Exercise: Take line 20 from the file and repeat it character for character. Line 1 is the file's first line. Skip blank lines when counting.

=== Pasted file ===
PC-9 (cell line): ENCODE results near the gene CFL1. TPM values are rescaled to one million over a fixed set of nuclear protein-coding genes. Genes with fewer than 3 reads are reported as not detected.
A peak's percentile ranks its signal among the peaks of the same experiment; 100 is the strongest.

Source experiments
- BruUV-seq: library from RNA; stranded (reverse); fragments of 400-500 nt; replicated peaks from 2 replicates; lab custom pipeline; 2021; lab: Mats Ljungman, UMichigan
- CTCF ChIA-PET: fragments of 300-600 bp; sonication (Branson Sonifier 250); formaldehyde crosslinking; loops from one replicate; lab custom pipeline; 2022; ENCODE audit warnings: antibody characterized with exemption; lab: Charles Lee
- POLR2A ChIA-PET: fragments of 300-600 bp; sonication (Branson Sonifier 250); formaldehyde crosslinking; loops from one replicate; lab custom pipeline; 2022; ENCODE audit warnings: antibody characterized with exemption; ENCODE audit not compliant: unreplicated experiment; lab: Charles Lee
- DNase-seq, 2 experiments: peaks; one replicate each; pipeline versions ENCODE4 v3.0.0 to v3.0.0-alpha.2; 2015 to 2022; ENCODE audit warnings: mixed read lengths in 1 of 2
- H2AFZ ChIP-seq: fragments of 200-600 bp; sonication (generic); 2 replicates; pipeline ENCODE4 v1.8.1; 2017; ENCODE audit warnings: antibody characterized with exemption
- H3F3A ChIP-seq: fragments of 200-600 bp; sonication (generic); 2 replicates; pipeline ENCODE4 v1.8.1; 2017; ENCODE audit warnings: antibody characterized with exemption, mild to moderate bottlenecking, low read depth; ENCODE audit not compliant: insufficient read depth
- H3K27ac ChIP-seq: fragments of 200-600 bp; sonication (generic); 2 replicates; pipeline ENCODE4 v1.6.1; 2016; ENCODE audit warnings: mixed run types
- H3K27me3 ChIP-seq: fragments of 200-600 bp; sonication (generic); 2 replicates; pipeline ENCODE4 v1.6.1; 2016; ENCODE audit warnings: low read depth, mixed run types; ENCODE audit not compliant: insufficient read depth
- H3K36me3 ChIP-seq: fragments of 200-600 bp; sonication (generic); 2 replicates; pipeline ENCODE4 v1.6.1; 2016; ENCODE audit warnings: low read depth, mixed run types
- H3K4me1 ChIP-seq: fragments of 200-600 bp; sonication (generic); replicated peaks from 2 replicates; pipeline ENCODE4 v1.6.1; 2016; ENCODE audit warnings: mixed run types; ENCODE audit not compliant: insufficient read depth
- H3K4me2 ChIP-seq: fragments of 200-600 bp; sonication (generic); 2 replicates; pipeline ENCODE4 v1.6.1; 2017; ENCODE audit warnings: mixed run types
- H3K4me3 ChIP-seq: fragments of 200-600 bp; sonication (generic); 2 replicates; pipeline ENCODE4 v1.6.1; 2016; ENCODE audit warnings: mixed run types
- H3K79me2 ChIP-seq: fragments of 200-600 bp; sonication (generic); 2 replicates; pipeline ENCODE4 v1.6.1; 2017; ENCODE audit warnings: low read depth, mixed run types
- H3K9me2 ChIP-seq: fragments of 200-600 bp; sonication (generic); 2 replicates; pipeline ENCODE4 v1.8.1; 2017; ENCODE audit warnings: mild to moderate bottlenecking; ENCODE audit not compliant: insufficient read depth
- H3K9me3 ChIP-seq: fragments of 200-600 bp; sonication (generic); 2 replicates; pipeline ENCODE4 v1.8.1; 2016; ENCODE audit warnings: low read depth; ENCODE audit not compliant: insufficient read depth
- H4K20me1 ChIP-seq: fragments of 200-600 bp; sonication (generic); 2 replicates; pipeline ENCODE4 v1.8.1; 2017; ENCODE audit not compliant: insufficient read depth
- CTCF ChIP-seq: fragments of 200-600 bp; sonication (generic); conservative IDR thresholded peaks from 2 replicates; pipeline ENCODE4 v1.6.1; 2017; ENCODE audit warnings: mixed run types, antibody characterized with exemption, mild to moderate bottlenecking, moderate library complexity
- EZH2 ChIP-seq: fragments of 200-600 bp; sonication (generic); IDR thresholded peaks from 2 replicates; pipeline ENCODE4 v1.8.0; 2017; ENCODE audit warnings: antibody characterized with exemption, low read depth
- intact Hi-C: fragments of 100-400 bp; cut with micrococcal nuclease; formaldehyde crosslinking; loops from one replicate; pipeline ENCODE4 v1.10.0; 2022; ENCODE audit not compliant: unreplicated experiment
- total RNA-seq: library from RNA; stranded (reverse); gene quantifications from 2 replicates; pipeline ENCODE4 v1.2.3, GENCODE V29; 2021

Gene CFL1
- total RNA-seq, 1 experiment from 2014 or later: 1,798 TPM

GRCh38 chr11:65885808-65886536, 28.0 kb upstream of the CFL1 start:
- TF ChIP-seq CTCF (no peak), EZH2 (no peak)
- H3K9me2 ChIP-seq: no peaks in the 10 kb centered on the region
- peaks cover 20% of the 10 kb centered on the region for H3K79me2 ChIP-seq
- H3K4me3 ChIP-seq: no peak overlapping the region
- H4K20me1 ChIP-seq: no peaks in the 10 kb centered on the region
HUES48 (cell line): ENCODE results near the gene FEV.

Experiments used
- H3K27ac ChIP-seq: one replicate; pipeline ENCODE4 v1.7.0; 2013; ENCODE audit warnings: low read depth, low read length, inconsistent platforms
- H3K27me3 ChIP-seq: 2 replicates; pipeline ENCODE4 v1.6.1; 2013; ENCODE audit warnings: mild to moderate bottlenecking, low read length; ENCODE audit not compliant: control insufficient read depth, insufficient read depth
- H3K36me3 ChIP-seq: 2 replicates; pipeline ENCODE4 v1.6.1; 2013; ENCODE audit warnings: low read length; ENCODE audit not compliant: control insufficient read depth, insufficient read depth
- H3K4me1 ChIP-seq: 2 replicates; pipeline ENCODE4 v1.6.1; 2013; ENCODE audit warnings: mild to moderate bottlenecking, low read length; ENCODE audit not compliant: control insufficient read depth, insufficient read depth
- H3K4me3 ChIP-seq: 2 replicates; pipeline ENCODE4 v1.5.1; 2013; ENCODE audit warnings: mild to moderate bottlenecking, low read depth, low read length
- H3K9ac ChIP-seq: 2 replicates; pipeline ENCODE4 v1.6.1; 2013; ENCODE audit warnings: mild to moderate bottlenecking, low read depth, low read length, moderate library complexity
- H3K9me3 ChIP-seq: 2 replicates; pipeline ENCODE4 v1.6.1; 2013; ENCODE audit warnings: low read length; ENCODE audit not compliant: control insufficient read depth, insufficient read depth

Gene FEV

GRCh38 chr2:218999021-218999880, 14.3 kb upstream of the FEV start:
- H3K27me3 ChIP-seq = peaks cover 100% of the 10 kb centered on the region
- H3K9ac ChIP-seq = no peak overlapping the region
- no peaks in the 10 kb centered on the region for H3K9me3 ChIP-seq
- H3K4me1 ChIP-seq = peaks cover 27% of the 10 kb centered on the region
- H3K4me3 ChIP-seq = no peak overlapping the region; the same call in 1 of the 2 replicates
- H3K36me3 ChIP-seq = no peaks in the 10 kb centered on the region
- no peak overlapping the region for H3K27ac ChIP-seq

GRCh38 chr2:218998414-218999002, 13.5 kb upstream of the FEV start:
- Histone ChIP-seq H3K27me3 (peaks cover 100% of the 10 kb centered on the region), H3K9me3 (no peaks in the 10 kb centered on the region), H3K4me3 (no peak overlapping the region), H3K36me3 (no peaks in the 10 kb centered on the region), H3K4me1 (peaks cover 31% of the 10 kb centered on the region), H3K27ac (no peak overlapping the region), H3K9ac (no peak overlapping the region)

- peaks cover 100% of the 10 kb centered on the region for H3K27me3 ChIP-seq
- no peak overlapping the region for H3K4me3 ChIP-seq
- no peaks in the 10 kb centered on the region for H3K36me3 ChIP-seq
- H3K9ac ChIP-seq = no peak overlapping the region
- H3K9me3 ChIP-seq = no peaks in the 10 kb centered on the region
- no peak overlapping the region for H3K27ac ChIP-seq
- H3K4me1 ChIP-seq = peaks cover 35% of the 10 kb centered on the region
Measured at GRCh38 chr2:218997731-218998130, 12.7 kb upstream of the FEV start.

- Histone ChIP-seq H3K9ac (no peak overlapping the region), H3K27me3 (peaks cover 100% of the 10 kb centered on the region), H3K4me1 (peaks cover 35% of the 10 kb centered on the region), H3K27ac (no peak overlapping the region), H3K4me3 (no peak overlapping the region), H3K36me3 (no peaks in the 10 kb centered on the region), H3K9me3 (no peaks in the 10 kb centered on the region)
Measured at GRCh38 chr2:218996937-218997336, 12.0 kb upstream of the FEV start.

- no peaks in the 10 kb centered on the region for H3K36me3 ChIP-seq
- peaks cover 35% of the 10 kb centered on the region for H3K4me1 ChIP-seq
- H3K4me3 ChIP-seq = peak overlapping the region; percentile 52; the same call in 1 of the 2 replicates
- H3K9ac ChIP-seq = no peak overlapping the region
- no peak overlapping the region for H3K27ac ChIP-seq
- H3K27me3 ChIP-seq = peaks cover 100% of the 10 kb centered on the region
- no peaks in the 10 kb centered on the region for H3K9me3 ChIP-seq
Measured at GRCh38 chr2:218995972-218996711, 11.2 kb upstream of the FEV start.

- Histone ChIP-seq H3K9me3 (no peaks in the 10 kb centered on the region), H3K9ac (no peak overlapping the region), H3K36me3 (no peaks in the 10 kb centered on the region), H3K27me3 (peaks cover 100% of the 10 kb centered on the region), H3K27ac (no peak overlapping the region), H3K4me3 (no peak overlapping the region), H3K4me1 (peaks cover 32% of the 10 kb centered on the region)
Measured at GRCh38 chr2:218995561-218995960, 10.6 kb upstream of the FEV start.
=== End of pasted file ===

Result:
- CTCF ChIP-seq: fragments of 200-600 bp; sonication (generic); conservative IDR thresholded peaks from 2 replicates; pipeline ENCODE4 v1.6.1; 2017; ENCODE audit warnings: mixed run types, antibody characterized with exemption, mild to moderate bottlenecking, moderate library complexity